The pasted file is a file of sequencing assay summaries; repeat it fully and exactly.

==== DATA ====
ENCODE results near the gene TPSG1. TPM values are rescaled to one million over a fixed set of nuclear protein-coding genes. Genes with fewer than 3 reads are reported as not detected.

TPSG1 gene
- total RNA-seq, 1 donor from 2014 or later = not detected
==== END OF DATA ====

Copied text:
ENCODE results near the gene TPSG1. TPM values are rescaled to one million over a fixed set of nuclear protein-coding genes. Genes with fewer than 3 reads are reported as not detected.

TPSG1 gene
- total RNA-seq, 1 donor from 2014 or later = not detected